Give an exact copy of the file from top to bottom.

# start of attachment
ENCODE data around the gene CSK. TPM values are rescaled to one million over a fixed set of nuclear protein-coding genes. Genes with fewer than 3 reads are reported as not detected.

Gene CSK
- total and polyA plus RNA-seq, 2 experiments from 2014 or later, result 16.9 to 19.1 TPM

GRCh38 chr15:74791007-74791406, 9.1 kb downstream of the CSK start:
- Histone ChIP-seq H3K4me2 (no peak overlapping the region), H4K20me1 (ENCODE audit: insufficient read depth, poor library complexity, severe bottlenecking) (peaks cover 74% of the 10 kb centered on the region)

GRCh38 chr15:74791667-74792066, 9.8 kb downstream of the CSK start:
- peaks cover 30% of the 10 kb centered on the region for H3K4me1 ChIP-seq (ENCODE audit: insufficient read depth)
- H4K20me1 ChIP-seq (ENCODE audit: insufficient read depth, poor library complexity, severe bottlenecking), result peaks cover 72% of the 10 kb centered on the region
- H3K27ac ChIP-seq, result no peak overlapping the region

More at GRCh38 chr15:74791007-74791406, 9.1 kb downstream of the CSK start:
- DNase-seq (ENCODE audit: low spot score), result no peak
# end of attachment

ENCODE data around the gene CSK. TPM values are rescaled to one million over a fixed set of nuclear protein-coding genes. Genes with fewer than 3 reads are reported as not detected.

Gene CSK
- total and polyA plus RNA-seq, 2 experiments from 2014 or later, result 16.9 to 19.1 TPM

GRCh38 chr15:74791007-74791406, 9.1 kb downstream of the CSK start:
- Histone ChIP-seq H3K4me2 (no peak overlapping the region), H4K20me1 (ENCODE audit: insufficient read depth, poor library complexity, severe bottlenecking) (peaks cover 74% of the 10 kb centered on the region)

GRCh38 chr15:74791667-74792066, 9.8 kb downstream of the CSK start:
- peaks cover 30% of the 10 kb centered on the region for H3K4me1 ChIP-seq (ENCODE audit: insufficient read depth)
- H4K20me1 ChIP-seq (ENCODE audit: insufficient read depth, poor library complexity, severe bottlenecking), result peaks cover 72% of the 10 kb centered on the region
- H3K27ac ChIP-seq, result no peak overlapping the region

More at GRCh38 chr15:74791007-74791406, 9.1 kb downstream of the CSK start:
- DNase-seq (ENCODE audit: low spot score), result no peak